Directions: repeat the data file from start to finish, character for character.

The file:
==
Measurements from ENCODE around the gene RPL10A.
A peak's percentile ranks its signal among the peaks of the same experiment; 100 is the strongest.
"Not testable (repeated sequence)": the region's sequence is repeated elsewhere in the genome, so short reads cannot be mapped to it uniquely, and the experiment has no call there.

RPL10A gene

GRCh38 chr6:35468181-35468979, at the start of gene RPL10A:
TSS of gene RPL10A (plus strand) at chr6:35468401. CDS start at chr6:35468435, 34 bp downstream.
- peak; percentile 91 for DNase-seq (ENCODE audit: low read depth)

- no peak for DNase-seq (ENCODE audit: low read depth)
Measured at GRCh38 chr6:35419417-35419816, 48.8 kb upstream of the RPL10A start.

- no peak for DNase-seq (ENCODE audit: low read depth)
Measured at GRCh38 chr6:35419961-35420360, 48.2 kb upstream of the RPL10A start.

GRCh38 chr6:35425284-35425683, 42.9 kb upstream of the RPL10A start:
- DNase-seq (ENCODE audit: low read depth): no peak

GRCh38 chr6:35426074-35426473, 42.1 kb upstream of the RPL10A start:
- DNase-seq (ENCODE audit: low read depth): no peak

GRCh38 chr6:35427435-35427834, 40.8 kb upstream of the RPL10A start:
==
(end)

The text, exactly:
Measurements from ENCODE around the gene RPL10A.
A peak's percentile ranks its signal among the peaks of the same experiment; 100 is the strongest.
"Not testable (repeated sequence)": the region's sequence is repeated elsewhere in the genome, so short reads cannot be mapped to it uniquely, and the experiment has no call there.

RPL10A gene

GRCh38 chr6:35468181-35468979, at the start of gene RPL10A:
TSS of gene RPL10A (plus strand) at chr6:35468401. CDS start at chr6:35468435, 34 bp downstream.
- peak; percentile 91 for DNase-seq (ENCODE audit: low read depth)

- no peak for DNase-seq (ENCODE audit: low read depth)
Measured at GRCh38 chr6:35419417-35419816, 48.8 kb upstream of the RPL10A start.

- no peak for DNase-seq (ENCODE audit: low read depth)
Measured at GRCh38 chr6:35419961-35420360, 48.2 kb upstream of the RPL10A start.

GRCh38 chr6:35425284-35425683, 42.9 kb upstream of the RPL10A start:
- DNase-seq (ENCODE audit: low read depth): no peak

GRCh38 chr6:35426074-35426473, 42.1 kb upstream of the RPL10A start:
- DNase-seq (ENCODE audit: low read depth): no peak

GRCh38 chr6:35427435-35427834, 40.8 kb upstream of the RPL10A start: